Mongla-Ghasiakhali channel opens at last


Saturday, 09 May 2015

The 31-kilometre river route between Mongla and Ghosiakhali has
re-opened for vessel movement after a gap of five years. The artificial
route is a short river channel that provides access to the Mongla Port. A
total of 90 eight-feet draft vessels crossed the channel till yesterday
evening since the channel is opened on Wednesday, MA Motin, chief
engineer (dredging) of the BIWTA told The Independent yesterday.

The Mongla-Ghasiakhali river route, has been defunct since 2010.
Movement of vessels was also stopped because of a high degree of
siltation, which has made the river non-navigable. The artificial
31-km-long route was constructed and opened by the Bangladesh Inland
Water Transport Authority (BIWTA) in November, 1973, to maintain the
link between Mongla sea port, Khulna and Noapara with other parts of the
“We have allowed to ply 8-feet draft ships during high tide
on the Mongla-Ghashiakhali channel from Wednesday. The navigability of
the channel has increased after its dredging.
The dredging work of
the channel is still going on,” Mohammad Hossain, Director (Marine
Conservator and Traffic) of the BIWTA, told The Independent yesterday.
Hossain, who issued a circular on the movement of vessels also suggested
that vessel operators operate their ships with high alert to avoid any
incident with the dredgers deployed in the channel for dredging
However, the BIWTA officials are very concerned over
maintaining the navigability of the channel due to the rapid development
of huge silt. “It would be difficult to keep the navigability of the
channel if the Bangladesh Water Development Board (BWDB) does not open
the canals linked with the channel,” MA Motin, Chief Engineer (Dredging)
at BIWTA, told The Independent.

The channel needs to increase the
tidal basin in order to keep the channel navigable, he said, adding, “we
are concerned over developing the navigability as well as maintaining
the channel. It depends on the local initiatives and BWDB”.
has taken up the Mongla-Ghasiakhali river channel dredging work at a
cost of Tk 250 crore, a priority project of Prime Minister Sheikh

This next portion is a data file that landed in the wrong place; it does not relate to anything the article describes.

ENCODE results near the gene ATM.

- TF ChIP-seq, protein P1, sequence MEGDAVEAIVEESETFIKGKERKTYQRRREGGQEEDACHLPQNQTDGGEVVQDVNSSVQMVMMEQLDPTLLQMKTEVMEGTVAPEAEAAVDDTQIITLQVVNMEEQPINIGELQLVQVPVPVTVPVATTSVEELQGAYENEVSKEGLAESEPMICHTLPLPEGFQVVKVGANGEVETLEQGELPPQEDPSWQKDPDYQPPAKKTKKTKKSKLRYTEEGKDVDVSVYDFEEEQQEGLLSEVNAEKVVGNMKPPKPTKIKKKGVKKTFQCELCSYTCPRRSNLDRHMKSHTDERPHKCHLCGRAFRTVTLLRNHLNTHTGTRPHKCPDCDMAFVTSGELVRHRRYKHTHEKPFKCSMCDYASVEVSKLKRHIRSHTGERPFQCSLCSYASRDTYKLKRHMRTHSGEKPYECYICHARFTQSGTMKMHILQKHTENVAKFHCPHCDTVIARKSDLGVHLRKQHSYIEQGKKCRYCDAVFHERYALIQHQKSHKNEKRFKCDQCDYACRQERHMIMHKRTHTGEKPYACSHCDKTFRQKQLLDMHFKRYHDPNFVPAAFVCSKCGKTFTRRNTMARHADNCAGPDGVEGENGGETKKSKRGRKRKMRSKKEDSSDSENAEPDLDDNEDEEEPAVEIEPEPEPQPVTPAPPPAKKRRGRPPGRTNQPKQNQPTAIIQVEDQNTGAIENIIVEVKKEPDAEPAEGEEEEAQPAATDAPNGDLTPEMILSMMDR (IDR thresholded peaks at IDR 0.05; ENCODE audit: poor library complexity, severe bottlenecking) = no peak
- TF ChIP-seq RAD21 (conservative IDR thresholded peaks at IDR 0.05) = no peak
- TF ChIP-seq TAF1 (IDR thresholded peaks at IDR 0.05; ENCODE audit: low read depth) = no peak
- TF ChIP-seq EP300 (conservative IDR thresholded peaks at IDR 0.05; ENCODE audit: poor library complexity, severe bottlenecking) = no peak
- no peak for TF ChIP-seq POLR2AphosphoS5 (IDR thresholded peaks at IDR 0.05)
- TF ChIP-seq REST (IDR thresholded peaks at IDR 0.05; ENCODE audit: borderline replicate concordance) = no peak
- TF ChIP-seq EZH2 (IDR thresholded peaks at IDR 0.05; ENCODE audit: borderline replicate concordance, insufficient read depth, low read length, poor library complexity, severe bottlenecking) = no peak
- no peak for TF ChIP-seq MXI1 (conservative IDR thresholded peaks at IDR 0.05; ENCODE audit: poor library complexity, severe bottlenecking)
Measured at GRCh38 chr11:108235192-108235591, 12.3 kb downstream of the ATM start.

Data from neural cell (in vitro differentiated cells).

Hasina, in order to remove 100 lakh cubic metres of silt from the
channel and restore its navigability,” he added.
According to
sources, the Bangladesh Water Development Board (BWDB) is carrying out
dredging at four canals to drain out the water from polders. The
dredging is not being carried out at the Mongla-Ghashiakhali channel in
order to increase its tidal basin.
“We are dredging four canals as
per our project concept. Polder water will be drained out through these
canals. We are not dredging the canals to increase the tidal basin of
the Mongla-Ghashiakhali channel,” Mohammad Mainuddin, Executive Engineer
of the BWDB in Bagerhat district, told The Independent. “If the
ministry directs us, the mouth of the canals will be opened for the
channel,” he said in response to a query.
According to the CEGIS survey, the BIWTA had conducted dredging for two and half months in 2010 and for two months in 2011.
dredging works yielded discouraging results. Both monitoring results
show that the riverbed had silted up due to sedimentation, as water was
being indiscriminately drawn using pumps, and had led to a reduction in
tidal volume because of human intervention.
But the refilling rate in
2011 was found higher than the dredging in 2010. While the, the dredged
channel filled up within three months in 2010, it took only 30 to 40
days in 2011. The government has expedited the dredging work of the
channel, after a tanker, OT Southern Star 7, carrying 357,668 litres of
furnace oil, sank in the Shela at Mrigmari area in the Sundarbans after
being hit by a cargo vessel on December 9 last year.